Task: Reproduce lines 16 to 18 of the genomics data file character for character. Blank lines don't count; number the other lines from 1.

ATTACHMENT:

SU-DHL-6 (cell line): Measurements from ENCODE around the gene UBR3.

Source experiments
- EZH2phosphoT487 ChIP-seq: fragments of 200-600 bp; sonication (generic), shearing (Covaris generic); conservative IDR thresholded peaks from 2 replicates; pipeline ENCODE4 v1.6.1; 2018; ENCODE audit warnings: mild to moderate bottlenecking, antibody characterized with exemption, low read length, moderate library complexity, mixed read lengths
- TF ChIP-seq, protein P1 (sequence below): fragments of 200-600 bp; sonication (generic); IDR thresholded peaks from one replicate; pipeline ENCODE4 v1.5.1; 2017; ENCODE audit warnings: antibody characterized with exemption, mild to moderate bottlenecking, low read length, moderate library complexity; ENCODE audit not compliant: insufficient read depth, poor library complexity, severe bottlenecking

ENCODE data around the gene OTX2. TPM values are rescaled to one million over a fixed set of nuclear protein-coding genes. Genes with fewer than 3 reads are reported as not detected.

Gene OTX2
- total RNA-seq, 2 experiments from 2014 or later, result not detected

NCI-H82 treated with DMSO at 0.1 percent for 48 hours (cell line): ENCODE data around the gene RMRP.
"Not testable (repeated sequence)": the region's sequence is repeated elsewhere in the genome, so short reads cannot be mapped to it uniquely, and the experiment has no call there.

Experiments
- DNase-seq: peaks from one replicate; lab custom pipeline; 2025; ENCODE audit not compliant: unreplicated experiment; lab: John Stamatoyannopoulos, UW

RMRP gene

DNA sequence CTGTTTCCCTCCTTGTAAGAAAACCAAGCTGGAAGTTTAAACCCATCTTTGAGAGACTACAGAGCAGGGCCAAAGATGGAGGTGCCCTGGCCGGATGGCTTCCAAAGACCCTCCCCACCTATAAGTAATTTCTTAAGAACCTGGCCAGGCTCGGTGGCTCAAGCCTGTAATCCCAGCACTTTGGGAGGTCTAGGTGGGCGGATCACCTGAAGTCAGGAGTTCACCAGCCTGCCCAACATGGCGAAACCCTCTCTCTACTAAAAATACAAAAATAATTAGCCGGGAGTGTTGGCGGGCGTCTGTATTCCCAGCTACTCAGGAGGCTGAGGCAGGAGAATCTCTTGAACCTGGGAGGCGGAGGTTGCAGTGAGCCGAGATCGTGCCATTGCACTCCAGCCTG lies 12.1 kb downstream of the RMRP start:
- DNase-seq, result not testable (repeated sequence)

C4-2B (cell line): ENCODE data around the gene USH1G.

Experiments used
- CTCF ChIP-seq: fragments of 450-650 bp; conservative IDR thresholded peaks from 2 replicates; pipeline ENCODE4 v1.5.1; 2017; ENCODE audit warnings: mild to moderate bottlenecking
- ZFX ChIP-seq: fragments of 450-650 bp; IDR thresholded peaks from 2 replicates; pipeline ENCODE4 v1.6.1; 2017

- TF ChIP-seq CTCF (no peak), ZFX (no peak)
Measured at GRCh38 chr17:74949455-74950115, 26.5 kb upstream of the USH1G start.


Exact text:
Experiments used
- CTCF ChIP-seq: fragments of 450-650 bp; conservative IDR thresholded peaks from 2 replicates; pipeline ENCODE4 v1.5.1; 2017; ENCODE audit warnings: mild to moderate bottlenecking
- ZFX ChIP-seq: fragments of 450-650 bp; IDR thresholded peaks from 2 replicates; pipeline ENCODE4 v1.6.1; 2017